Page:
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adapted to accomplishing the results most needed. It is, therefore, desirable for a community to ascertain what the agencies are within its reach which have educational influence, and to seek to have them all co-operate to the end of bettering the conditions of the whole community. Each agency has its peculiar place in working out this problem and can contribute to its solution something that cannot be contributed by the other agencies. When this fact is understood, it becomes apparent that by bringing together for one purpose and utilizing these different elements in a systematic and well-organized way, a great deal of effective work can be done.

The rural public school, through its trained teachers, is now prepared as never before to adapt its work to the needs of the pupils and of the community. The farm bureau, the grange, the town library, the church and the home are also equipped to do their special part in this work. In some cases they will tend to interfere one with another, if they attempt to carry on their work independently, and thus some of the resources of the community will not be as effective as they should be. It is, therefore, only by pooling or organizing the resources of the community that it is possible to realize the fullest co-operation. In the case of the public school there has been, especially in this field of rural betterment, a tendency to shape the course of study and to adapt the methods of teaching to the end of making the pupils more and more rural-minded. The object has been so to concentrate the thought and experience and outlook of the country children upon rural things that they will be increasingly attached to the rural life. This has been, I believe, a mistaken point of view. Regarded in a large sense, the teaching of children in the country has no different aim than the teaching of children in the city. Each has to develop the pupils' talents as completely as possible and to fit them to do the kind of work for which they are best adapted by nature. The real purposes of education, which are not only to foster the growth of the individual but to provide the equipment for social adjustment and progress, belong to the rural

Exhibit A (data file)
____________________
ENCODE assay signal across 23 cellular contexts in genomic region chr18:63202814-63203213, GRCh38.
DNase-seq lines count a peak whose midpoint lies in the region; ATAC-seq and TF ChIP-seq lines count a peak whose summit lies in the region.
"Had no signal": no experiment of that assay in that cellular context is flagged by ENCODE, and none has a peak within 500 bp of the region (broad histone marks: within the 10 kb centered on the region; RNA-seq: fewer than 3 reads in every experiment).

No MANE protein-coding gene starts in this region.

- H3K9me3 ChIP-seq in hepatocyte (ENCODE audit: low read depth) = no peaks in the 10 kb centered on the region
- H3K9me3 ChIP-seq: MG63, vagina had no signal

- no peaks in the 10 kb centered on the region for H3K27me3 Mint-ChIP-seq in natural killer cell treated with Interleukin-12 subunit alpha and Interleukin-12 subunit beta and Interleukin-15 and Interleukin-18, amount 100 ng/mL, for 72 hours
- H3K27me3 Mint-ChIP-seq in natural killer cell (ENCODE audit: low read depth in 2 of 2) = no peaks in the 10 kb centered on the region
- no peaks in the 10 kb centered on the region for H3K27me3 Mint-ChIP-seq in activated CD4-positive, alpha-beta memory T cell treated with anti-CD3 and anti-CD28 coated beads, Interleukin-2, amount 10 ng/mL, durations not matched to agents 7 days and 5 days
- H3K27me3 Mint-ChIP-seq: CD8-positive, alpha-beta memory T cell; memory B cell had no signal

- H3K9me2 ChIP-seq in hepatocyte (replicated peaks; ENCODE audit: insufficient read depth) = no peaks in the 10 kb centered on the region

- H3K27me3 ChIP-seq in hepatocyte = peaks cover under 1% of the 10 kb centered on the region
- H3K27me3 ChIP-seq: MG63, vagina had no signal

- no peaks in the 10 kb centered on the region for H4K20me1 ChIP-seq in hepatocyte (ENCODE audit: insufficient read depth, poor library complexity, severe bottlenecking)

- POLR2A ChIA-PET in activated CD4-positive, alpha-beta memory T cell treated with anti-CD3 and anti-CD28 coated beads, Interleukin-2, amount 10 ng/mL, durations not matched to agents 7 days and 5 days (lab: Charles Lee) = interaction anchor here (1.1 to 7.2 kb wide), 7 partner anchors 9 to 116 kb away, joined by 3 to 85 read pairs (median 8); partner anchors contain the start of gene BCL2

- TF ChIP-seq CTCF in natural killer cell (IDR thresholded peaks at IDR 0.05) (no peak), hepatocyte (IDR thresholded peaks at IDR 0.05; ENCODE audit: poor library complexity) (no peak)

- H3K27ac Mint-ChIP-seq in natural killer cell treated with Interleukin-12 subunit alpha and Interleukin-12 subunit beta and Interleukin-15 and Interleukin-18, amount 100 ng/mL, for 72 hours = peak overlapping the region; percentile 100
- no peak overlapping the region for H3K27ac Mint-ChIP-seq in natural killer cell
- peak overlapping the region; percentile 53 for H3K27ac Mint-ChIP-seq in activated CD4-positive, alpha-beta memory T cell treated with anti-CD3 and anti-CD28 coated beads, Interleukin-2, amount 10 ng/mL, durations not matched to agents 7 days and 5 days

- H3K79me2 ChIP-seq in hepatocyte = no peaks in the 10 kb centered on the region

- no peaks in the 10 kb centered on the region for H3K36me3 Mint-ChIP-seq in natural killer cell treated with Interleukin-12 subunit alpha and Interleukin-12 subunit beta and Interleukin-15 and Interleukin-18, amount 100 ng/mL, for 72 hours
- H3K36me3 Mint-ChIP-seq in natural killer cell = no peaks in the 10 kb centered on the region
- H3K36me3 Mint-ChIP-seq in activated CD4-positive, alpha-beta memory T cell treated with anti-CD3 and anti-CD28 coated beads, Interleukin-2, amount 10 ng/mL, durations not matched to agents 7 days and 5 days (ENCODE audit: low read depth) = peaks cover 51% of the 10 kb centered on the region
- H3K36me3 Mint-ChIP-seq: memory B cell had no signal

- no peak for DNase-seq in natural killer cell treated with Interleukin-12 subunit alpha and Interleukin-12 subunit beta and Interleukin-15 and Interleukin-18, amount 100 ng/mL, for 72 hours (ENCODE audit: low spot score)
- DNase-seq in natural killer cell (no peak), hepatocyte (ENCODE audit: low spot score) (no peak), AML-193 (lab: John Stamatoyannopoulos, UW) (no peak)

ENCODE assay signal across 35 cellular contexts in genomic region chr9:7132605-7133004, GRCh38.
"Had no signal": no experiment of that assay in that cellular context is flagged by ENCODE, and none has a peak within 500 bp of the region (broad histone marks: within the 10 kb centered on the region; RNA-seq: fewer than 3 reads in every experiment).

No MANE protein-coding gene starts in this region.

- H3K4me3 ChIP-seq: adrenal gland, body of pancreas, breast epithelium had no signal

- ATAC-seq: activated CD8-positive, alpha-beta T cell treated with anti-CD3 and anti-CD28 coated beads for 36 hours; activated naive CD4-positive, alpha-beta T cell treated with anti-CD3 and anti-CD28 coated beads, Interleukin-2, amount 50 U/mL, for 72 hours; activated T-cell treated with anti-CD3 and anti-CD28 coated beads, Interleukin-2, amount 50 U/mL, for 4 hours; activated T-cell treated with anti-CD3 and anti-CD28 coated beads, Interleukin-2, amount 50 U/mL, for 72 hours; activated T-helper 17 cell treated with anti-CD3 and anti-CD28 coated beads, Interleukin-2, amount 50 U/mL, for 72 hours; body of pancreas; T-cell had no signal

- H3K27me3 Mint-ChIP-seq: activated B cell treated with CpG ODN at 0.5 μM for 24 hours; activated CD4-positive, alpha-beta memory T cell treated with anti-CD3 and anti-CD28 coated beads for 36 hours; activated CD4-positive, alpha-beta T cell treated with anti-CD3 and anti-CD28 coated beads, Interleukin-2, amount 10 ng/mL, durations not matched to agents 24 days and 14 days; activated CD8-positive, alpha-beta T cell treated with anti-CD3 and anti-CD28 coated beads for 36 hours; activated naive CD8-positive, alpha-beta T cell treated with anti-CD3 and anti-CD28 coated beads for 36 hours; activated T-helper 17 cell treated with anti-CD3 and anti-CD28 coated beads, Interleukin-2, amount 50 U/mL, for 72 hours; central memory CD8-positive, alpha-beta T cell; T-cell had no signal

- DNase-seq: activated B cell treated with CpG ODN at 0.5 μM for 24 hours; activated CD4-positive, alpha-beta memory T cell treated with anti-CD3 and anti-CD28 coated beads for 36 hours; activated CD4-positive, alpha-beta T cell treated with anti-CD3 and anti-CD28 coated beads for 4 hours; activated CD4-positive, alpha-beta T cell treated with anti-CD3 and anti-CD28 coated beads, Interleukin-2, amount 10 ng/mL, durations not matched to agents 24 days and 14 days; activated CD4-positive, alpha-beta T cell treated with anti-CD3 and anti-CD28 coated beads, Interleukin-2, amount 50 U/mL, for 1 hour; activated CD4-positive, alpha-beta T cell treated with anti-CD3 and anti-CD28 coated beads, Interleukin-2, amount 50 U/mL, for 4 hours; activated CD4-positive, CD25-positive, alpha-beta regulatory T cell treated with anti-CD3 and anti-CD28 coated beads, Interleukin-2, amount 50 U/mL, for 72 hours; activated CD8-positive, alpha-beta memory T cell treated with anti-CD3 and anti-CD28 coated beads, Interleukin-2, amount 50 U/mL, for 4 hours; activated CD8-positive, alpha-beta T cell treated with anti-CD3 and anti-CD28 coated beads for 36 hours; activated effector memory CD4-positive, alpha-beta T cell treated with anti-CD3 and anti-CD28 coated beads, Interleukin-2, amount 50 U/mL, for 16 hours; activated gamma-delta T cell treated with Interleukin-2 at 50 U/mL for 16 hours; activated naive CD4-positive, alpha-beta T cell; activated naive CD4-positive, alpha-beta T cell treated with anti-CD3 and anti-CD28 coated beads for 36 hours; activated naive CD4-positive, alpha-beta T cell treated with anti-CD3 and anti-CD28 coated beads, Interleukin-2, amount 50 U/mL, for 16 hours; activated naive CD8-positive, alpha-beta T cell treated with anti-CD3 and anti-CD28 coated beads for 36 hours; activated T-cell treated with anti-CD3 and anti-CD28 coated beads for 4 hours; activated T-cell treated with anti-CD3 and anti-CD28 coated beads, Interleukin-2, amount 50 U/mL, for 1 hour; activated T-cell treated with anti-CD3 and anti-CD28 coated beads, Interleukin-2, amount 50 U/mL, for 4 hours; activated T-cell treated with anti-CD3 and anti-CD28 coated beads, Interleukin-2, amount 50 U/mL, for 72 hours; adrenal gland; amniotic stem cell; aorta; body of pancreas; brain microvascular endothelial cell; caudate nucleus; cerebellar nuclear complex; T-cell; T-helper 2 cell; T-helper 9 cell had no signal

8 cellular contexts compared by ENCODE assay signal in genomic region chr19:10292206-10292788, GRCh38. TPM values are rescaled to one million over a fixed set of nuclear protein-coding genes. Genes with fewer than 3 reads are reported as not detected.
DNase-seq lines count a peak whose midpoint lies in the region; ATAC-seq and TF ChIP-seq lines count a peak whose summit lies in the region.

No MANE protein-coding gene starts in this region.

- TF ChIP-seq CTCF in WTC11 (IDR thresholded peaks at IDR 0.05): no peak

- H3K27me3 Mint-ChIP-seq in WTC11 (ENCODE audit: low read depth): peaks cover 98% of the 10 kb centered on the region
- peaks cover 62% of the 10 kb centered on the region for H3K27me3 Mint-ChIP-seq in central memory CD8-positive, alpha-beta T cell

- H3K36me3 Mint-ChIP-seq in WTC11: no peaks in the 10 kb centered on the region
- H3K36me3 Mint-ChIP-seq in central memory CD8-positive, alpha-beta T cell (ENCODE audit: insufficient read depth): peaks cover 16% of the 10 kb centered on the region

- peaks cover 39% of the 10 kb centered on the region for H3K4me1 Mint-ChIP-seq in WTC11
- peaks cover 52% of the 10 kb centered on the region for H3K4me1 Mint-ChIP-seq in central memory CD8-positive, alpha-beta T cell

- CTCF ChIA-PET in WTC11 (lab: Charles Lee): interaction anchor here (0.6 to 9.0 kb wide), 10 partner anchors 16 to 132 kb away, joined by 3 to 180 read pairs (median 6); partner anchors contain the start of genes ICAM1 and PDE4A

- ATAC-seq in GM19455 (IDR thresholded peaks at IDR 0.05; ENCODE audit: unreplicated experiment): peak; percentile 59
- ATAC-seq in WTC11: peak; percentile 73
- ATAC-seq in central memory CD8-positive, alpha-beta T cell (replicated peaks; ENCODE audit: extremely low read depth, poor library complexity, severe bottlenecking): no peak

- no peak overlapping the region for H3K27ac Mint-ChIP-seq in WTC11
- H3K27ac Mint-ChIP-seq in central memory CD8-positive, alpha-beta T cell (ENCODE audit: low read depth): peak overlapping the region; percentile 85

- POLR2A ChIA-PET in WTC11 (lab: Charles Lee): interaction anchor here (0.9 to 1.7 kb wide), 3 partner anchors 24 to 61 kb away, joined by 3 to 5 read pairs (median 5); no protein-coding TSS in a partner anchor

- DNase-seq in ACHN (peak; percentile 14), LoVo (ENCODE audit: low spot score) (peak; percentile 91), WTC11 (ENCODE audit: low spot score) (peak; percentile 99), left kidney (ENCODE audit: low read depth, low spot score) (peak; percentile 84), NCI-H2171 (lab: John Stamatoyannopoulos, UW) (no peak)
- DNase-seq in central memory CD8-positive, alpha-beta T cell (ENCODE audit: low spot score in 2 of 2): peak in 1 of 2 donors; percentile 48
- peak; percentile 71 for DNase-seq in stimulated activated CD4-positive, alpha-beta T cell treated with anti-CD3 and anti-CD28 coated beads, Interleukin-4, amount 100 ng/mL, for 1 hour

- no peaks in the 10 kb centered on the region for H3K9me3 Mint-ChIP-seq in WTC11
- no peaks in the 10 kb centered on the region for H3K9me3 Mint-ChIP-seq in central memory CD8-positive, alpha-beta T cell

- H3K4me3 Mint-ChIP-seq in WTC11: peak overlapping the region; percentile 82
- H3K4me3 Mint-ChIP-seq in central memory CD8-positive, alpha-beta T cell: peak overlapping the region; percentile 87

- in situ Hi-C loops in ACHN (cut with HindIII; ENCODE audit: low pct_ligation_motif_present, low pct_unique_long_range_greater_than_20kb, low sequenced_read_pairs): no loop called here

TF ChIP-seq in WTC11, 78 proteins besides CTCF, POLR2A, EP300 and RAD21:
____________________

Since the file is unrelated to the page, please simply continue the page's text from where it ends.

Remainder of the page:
school as truly as to any other. It is, therefore, in my judgment a mistaken aim to endeavor to predetermine what pupils shall become, but it is a better purpose to strive to give them through their training and education free access to that larger social heritage of knowledge, thought and imagination to which all children are entitled, to help them to acquire social contacts other than merely those of country people, and to reveal to them wide interests which will make them not only citizens of a community, but more and more truly citizens of the world. It is only through such a type of education as this that those who dwell in the rural community will be inspired to lift the conditions and the community life to a higher and richer plane.

In order to make progress in this direction it is essential for the rural teacher to be familiar with the environment and experiences of country children, to know the resources of the community, and to be conscious of the lacks or things to be supplied by the school. With this as her background she must permeate the pupils' school experience with the life and activities in which people generally participate, such as the promotion of individual and community health, the ways and means of selection and consumption of social products, such as food, shelter and clothing, the habit of co-operation by means of the social tools of number, oral, written and printed language, the privilege and obligation of miscellaneous civic and social duties, and the knowledge and practice of various forms of recreation. The study and promotion of all of these endeavors are most certainly justifiable aims of the rural teacher's work. The chief difference in her work from that of the teacher in an urban school is the change in emphasis upon certain portions of the work as necessitated by the varying contributions of the environment to the desired ends. For there is no need to provide experiences looking toward the accomplishment of certain definite ends when experiences adequate for this purpose are already afforded by natural environment. This is true of many problems relating to nature study, gardening, and the like. The proper use of the course of study will always involve adapta